Media literacy involves becoming aware of the ways in which the media attempt to influence an audience through messaging, be it verbal or otherwise. W. James Potter provides 12 guidelines to increase personal media literacy in his book Media Literacy, 6th edition which include:
- Strengthening one’s personal locus
- Focusing on usefulness as a goal when exposing oneself to the media
- Developing an accurate awareness of one’s media exposure
- Acquiring a broad base of useful knowledge
- Taking in consideration the Reality-Fantasy Continuum
- Examining one’s mental codes
- Examining one’s opinions
- Changing behaviors, as appropriate
- Making cross-channel comparisons
- Becoming skilled at designing messages
- Not taking one’s privacy for granted
- Taking more personal responsibility
These are well thought out guidelines to which I would include a couple of thoughts. In regard to item nine, while making cross-channel comparisons may increase the depth of knowledge surrounding a topic, but one must realize that many channels of information are owned by the same conglomerates (graphic from Mondo Times).
For example, Columbia Broadcasting System (CBS) is one of the top six producers and owners of content from an American perspective. It controls television channels, for which it is primarily known, as well as film, radio, publishing, and various other “online properties.” News Corporation, a competitor of CBS, owns many of the same types of media that CBS does, but News Corporation adds newspapers and magazines to its portfolio AND maintains a global focus with its properties (Columbia Journalism Review, 2011; Mondo Times, 2012). The point is: checking information from a source on TV (channel 1) to a source in print (channel 2) may not be advantageous if the sources are owned by the same corporation (which may not be immediately evident). People tend to seek out information that supports their existing world views and, as a result, they reinforce what they believe and rarely understand counter viewpoints, or the entire picture.
To be knowledgeable on a topic means to thoroughly understand the arguments for and against it – having a broad base of knowledge (number four on Potter’s list). In order to accomplish that, one must take the time to consume the messaging from the other “side” – a cross-party comparison. This may mean watching content that may not be in one’s comfort zone while maintaining a neutral attitude and keeping an open mind about a topic. A technique I have developed for myself, having worked with the media extensively, is to listen to what is presented in the national news media and then compare that information with what is being discussed in the international media – a cross cultural comparison. American’s tend to live inside of what I like to refer to as a “media bubble” that echoes much of the same messaging from channel to channel. Comparing information from international sources tends to deflate that bubble, or add to the breadth of knowledge on a topic. Content providers such as the BBC, Al Jazeera English and Russia Today present different perspectives which can be quite informing.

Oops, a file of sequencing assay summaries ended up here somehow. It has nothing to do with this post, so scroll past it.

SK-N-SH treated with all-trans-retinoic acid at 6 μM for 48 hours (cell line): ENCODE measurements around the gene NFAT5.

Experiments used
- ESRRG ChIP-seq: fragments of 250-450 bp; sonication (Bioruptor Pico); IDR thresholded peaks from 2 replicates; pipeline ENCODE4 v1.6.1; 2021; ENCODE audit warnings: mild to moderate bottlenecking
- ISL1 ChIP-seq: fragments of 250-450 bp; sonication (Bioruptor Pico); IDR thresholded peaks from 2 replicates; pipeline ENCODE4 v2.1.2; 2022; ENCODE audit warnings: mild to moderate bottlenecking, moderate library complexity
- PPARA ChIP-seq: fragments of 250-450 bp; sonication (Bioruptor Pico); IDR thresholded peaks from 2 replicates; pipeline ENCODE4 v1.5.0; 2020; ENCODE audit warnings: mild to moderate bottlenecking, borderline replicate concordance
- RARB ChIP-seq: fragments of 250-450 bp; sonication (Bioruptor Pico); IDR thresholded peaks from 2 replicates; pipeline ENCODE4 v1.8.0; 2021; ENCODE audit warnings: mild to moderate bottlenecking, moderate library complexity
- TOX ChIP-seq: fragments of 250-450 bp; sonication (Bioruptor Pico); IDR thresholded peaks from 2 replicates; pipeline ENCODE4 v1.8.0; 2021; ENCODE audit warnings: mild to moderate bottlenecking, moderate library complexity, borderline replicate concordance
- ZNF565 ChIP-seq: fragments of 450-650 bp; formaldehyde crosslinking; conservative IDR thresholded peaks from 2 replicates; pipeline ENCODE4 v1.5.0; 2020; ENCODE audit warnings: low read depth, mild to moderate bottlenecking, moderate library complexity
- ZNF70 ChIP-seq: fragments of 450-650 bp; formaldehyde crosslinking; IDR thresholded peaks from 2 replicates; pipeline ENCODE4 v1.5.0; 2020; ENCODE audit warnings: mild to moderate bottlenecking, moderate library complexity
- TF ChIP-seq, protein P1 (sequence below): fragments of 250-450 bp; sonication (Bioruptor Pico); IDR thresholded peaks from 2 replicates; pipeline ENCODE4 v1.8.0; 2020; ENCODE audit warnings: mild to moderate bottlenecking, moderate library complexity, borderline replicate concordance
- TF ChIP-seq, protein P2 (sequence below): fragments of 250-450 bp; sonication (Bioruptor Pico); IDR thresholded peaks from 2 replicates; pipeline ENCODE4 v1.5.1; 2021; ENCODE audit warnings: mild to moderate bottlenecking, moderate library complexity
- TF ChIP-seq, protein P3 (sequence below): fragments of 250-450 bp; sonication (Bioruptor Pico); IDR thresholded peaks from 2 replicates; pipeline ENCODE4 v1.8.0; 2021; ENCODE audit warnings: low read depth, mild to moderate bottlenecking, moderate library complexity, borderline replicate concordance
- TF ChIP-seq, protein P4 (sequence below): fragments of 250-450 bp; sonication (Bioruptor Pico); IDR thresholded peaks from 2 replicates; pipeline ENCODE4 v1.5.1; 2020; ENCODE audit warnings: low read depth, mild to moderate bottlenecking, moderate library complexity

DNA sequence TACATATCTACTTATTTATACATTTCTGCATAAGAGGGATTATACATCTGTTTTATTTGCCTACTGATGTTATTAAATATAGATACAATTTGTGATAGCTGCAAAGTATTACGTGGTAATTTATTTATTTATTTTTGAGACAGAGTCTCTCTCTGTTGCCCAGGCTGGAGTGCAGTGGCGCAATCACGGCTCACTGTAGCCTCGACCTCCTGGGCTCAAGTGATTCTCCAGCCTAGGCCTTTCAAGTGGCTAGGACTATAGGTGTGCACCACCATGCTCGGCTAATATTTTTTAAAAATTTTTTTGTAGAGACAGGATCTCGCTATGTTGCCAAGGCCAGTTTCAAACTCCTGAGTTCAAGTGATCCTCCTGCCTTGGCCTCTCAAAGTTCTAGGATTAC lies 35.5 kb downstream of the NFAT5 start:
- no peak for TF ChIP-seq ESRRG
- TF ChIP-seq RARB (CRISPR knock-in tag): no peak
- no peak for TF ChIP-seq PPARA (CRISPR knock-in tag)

Last, one should understand what fallacious arguments are (errors in reasoning resulting in a misconception which can be used purposefully), and that there are more than 90 types of them. An example would be the ad hominem argument that attacks an individual’s credibility, vice a topic of discussion (Lindsay, 2012). Another type of fallacious argument that is frequently seen in news commentary is the failure to state technique. This technique allows the user to “attack” the subject matter and control the discourse by continually questioning it, vice stating one’s own position. Understanding and recognizing these techniques can prime a person to seek other sources of information, or to personally conduct research.
Columbia Journalism Review. (2011, Aug 7). Who Owns What? Retrieved Nov 21, 2012, from Columbia Journalism Review: http://www.cjr.org/resources/?c=cbs
Lindsay, D. (2012, Aug 18). A List Of Fallacious Arguments. Retrieved Nov 22, 2012, from Don Lindsay Archive: http://www.don-lindsay-archive.org/skeptic/arguments.html
Mondo Times. (2012). Who Owns The Media. Retrieved Nov 22, 2012, from Mondo Times: http://www.mondotimes.com/
Potter, W. J. (2013). Media Literacy. Thousand Oaks: Sage.
This is great information. All of the points are valuable and have validity at different stages of what I call the “Media Dance,” the interaction that succeeds or fails in acquiring coverage.
But my journalistic upbringing taught me the value of real relationships with the media. I try to engage the media, at least those I want to cover my organization, in meaningful conversation when I have no story available. It’s at these times we can have the “what would you cover” conversation that’s non-threatening to either side.
I think this helps when I’m trying to get coverage on a story.
True, as a communications professional representing an organization one does form a kind of symbiotic relationship with media representatives that tend to report in a favorable manner. They cover an occasional softball that is thrown their way, and you keep them up to date on the major issues. But isn’t that agenda setting in itself? Why isn’t that practiced to the same degree with those who may provide critical, yet fair coverage of a topic? The audience is the only one that is manipulated in the long run.